The changing landscape of estate tax planning in Tennessee

Date: March 3, 2014
Author: Robert Pautienus


The changing landscape of estate tax planning in TennesseeOver the last two years I have met with many clients to review and update their estate planning. One of the consistent areas of estate planning that needs to be reviewed is tax shelter planning. The tax planning landscape over the last ten years has dramatically changed. I have also worked with numerous clients over the last two years who did not update their estate planning, and upon the death of the first spouse, the surviving spouse was required to fund an unnecessary tax shelter trust. In some of those situations we were able to take some steps to avoid the funding, but it resulted in needless expense and delay for the client.

Prior to 2012, the Tennessee Inheritance Tax was assessed against any estate with a net value of more than $1,000,000.00 (known as the "Maximum Single Exemption"). The value of the estate includes everything in the decedent's name, including IRAs and term life insurance. When you add up everything, the Tennessee Inheritance Tax impacts many Tennesseans. The estate planning to address the problem typically involves tax shelter trusts, either through a Last Will & Testament or a Revocable Trust. However, the need for this type of tax planning in Tennessee significantly changed in 2012. On May 29, 2012, Tennessee amended the Inheritance Tax by raising the Maximum Single Exemption amount, and implementing a phase out over four years. In 2013, the Tennessee exemption amount was raised to $1,250,000.00. In 2014 it is $2,000,000.00 and in 2015 the Maximum Single Exemption rises to $5,000,000.0. The Tennessee Inheritance Tax is then repealed starting in 2016.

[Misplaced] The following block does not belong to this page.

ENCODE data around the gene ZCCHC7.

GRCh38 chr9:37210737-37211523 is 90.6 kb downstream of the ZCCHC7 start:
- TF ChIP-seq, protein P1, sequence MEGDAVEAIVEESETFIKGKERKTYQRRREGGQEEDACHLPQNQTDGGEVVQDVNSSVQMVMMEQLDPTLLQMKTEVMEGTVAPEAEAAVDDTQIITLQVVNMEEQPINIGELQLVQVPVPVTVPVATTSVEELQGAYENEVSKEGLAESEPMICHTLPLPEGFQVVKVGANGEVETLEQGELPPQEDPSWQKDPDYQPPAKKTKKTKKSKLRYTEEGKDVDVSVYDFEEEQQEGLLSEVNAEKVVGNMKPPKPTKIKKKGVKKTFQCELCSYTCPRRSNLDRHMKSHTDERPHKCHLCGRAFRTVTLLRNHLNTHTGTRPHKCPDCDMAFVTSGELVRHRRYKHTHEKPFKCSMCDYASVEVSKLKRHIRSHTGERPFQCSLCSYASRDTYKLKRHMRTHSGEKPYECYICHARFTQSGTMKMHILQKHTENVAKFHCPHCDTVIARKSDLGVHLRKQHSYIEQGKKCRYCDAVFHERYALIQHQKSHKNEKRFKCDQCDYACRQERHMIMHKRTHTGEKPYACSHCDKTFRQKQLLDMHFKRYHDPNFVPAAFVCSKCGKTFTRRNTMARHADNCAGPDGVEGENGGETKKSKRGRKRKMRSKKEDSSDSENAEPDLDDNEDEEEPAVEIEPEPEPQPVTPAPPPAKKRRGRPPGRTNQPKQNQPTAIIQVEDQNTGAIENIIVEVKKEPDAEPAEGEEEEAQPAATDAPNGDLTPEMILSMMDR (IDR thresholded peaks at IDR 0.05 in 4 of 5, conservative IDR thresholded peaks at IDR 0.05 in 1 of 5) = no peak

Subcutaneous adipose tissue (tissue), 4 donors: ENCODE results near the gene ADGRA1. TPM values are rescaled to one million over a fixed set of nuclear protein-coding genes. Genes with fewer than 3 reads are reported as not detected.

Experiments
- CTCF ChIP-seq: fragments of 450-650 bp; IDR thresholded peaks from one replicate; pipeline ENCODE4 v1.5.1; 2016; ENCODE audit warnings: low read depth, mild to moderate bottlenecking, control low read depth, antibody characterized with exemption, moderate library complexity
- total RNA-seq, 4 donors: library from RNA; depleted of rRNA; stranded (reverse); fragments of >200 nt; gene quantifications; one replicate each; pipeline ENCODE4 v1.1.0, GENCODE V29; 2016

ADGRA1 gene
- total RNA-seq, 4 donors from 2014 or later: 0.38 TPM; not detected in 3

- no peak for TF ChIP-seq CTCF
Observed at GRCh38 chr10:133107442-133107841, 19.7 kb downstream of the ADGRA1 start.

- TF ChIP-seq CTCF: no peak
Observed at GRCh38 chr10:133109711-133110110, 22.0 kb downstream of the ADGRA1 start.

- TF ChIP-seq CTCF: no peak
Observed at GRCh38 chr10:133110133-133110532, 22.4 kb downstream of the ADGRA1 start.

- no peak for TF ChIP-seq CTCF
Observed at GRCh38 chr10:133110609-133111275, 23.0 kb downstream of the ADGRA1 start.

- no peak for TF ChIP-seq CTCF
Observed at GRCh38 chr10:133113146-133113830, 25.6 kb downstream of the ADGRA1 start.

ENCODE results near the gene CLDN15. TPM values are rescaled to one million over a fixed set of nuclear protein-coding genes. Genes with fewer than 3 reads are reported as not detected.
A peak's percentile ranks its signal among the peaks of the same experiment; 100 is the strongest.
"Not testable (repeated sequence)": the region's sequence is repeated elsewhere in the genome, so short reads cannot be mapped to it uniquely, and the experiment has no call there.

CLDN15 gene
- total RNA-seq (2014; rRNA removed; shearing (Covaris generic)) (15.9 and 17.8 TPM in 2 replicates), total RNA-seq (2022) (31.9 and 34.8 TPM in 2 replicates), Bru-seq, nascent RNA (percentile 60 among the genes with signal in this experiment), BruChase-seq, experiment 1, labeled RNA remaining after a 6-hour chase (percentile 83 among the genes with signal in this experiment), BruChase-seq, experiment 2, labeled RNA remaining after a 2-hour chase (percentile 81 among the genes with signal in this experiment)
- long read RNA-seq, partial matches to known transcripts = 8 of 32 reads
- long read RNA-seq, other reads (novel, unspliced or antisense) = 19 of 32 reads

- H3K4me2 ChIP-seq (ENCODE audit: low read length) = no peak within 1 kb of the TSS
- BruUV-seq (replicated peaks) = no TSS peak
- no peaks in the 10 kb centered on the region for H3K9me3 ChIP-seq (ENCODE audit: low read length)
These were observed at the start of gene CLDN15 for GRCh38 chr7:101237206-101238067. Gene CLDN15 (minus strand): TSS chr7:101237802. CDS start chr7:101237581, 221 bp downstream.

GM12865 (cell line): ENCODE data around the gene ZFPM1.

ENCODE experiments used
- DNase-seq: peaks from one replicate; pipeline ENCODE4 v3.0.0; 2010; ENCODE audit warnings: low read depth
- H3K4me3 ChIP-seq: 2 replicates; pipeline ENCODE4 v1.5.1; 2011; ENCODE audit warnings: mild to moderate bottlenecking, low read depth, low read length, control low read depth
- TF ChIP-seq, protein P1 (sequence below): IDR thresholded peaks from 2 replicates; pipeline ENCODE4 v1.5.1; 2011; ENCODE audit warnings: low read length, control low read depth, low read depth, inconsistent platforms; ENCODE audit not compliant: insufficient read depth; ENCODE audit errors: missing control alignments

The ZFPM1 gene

As a result of the changes in the Tennessee Inheritance Tax, including its phase out in 2016, many Tennessean with tax shelter trust planning need to revisit their planning, particularly if the funding of the tax shelter trust is mandatory at the first spouse's death. There are definitely reasons to still implement tax shelter planning, but it is important to consult with a professional to determine what planning best fits your needs. If you would like more information or to set up a consultation to review your planning, call or email us at Fidelis Law.